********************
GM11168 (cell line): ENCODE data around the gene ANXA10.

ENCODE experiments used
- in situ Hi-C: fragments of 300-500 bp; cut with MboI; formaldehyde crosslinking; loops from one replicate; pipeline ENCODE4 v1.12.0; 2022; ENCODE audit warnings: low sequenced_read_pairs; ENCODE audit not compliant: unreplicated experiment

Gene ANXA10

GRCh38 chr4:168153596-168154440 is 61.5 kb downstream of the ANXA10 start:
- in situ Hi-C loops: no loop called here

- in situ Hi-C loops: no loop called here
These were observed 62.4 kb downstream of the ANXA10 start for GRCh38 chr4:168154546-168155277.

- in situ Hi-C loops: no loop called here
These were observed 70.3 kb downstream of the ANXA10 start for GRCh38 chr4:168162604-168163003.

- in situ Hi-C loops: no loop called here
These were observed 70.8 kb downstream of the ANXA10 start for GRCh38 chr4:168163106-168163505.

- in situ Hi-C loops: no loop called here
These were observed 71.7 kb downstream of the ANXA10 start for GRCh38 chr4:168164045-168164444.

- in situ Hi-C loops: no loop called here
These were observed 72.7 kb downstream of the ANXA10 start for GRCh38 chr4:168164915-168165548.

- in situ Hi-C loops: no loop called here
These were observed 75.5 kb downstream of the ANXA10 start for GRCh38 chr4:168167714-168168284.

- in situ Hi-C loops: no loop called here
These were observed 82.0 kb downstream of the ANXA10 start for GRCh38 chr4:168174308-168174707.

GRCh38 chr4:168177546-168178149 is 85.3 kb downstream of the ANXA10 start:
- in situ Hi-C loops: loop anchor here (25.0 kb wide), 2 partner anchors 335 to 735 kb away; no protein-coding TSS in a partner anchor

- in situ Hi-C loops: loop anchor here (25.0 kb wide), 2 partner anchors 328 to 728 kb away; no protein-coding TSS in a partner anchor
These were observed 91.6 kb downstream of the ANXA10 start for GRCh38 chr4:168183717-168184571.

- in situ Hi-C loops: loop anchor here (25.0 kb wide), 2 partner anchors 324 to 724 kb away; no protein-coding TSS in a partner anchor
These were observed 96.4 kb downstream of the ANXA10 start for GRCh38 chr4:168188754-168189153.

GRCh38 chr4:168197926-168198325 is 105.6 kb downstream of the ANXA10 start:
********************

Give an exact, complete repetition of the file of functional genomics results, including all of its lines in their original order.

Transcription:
GM11168 (cell line): ENCODE data around the gene ANXA10.

ENCODE experiments used
- in situ Hi-C: fragments of 300-500 bp; cut with MboI; formaldehyde crosslinking; loops from one replicate; pipeline ENCODE4 v1.12.0; 2022; ENCODE audit warnings: low sequenced_read_pairs; ENCODE audit not compliant: unreplicated experiment

Gene ANXA10

GRCh38 chr4:168153596-168154440 is 61.5 kb downstream of the ANXA10 start:
- in situ Hi-C loops: no loop called here

- in situ Hi-C loops: no loop called here
These were observed 62.4 kb downstream of the ANXA10 start for GRCh38 chr4:168154546-168155277.

- in situ Hi-C loops: no loop called here
These were observed 70.3 kb downstream of the ANXA10 start for GRCh38 chr4:168162604-168163003.

- in situ Hi-C loops: no loop called here
These were observed 70.8 kb downstream of the ANXA10 start for GRCh38 chr4:168163106-168163505.

- in situ Hi-C loops: no loop called here
These were observed 71.7 kb downstream of the ANXA10 start for GRCh38 chr4:168164045-168164444.

- in situ Hi-C loops: no loop called here
These were observed 72.7 kb downstream of the ANXA10 start for GRCh38 chr4:168164915-168165548.

- in situ Hi-C loops: no loop called here
These were observed 75.5 kb downstream of the ANXA10 start for GRCh38 chr4:168167714-168168284.

- in situ Hi-C loops: no loop called here
These were observed 82.0 kb downstream of the ANXA10 start for GRCh38 chr4:168174308-168174707.

GRCh38 chr4:168177546-168178149 is 85.3 kb downstream of the ANXA10 start:
- in situ Hi-C loops: loop anchor here (25.0 kb wide), 2 partner anchors 335 to 735 kb away; no protein-coding TSS in a partner anchor

- in situ Hi-C loops: loop anchor here (25.0 kb wide), 2 partner anchors 328 to 728 kb away; no protein-coding TSS in a partner anchor
These were observed 91.6 kb downstream of the ANXA10 start for GRCh38 chr4:168183717-168184571.

- in situ Hi-C loops: loop anchor here (25.0 kb wide), 2 partner anchors 324 to 724 kb away; no protein-coding TSS in a partner anchor
These were observed 96.4 kb downstream of the ANXA10 start for GRCh38 chr4:168188754-168189153.

GRCh38 chr4:168197926-168198325 is 105.6 kb downstream of the ANXA10 start: